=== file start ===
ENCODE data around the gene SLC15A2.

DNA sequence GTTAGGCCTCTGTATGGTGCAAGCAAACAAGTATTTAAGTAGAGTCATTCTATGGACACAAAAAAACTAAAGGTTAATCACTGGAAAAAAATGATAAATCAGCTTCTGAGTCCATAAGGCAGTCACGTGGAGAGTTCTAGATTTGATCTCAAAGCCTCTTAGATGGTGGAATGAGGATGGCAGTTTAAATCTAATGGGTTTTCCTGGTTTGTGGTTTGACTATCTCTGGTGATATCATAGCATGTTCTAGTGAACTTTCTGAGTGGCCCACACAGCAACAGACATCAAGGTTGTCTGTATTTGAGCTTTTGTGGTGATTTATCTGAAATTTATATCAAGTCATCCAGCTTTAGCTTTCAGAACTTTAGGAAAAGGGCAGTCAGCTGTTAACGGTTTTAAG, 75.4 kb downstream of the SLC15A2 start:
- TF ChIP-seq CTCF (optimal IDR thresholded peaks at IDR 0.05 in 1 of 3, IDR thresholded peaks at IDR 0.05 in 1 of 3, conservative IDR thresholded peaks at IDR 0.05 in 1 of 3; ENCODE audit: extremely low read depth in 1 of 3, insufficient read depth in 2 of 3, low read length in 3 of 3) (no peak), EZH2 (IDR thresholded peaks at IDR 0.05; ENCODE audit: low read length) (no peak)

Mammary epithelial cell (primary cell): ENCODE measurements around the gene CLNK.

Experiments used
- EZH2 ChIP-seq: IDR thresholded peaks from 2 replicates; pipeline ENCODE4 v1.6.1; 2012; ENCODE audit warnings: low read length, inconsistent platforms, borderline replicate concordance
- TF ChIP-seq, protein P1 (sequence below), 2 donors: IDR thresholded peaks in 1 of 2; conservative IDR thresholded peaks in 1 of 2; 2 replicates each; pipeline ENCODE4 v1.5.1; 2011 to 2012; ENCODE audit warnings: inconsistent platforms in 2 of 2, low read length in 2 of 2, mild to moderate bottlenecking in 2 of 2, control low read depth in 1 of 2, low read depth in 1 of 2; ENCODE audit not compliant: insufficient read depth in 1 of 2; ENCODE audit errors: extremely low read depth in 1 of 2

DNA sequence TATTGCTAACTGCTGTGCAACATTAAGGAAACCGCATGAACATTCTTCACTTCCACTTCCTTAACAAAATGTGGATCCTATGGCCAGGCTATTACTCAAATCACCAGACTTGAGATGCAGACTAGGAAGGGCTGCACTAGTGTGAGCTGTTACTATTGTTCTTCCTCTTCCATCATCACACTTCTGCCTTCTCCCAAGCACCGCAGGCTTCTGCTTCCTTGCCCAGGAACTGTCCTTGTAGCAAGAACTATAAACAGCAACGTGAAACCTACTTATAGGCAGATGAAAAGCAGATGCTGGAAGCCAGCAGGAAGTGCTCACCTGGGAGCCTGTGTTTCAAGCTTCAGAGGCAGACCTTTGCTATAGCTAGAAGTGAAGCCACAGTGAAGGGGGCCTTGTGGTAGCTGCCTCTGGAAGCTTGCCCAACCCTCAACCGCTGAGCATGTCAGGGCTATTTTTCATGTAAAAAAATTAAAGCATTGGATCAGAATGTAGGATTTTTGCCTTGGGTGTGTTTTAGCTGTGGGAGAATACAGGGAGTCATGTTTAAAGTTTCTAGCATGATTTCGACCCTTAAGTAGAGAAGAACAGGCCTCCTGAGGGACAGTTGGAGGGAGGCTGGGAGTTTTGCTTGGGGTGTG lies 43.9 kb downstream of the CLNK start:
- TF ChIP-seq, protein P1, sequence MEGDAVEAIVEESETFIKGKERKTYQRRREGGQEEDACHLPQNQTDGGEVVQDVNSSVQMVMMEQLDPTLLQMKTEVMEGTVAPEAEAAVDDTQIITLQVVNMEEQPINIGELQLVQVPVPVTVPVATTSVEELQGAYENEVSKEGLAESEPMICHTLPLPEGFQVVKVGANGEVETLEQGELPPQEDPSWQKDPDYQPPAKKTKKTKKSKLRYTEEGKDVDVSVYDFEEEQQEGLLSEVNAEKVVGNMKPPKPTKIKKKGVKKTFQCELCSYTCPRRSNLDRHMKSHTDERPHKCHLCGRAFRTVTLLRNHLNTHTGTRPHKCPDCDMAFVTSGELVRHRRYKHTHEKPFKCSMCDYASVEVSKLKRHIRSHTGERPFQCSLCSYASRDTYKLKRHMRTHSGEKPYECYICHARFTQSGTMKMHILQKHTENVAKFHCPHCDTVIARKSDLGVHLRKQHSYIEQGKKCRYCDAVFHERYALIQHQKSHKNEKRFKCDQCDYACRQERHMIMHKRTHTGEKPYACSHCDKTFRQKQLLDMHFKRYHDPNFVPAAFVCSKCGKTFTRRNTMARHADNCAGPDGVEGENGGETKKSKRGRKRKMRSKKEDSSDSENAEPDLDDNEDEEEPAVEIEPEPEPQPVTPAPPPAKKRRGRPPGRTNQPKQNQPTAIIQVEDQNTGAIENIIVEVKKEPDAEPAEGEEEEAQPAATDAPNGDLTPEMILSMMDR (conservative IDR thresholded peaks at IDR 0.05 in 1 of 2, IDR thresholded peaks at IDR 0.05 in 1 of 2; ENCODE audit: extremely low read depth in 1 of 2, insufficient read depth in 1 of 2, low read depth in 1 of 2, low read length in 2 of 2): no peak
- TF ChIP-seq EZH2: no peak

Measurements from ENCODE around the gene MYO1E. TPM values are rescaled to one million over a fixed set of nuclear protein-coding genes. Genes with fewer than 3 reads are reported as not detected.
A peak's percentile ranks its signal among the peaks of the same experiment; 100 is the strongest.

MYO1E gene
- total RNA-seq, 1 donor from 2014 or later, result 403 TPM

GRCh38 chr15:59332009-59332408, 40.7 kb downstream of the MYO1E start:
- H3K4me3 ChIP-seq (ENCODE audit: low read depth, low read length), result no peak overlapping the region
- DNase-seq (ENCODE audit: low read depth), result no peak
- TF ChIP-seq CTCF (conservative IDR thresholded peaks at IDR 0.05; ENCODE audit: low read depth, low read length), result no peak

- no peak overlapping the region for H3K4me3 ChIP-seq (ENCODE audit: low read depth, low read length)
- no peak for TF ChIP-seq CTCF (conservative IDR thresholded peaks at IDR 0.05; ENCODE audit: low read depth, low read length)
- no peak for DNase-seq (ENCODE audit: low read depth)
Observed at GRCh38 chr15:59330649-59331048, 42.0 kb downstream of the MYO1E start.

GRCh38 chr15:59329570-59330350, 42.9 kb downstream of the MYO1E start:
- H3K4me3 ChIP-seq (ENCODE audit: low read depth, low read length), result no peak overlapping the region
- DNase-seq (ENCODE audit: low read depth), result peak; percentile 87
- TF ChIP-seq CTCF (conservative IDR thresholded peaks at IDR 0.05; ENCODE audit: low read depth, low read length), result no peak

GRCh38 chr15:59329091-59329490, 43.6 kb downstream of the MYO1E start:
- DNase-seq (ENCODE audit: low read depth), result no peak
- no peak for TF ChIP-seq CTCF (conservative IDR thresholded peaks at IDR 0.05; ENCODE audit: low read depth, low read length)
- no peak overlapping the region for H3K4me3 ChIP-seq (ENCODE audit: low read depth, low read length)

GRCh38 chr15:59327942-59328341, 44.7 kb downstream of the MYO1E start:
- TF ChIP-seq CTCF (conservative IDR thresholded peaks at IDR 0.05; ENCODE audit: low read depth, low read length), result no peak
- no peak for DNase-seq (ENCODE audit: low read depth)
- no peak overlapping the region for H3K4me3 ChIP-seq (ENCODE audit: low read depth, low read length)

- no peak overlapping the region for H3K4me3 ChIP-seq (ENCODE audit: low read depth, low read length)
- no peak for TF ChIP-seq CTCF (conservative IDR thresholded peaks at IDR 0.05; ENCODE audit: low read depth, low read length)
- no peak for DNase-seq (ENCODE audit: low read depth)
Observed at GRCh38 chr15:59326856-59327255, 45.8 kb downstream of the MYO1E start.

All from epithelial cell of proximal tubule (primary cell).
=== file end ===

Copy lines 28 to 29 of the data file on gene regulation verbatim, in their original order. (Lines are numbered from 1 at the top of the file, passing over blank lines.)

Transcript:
- DNase-seq (ENCODE audit: low read depth), result no peak
- no peak for TF ChIP-seq CTCF (conservative IDR thresholded peaks at IDR 0.05; ENCODE audit: low read depth, low read length)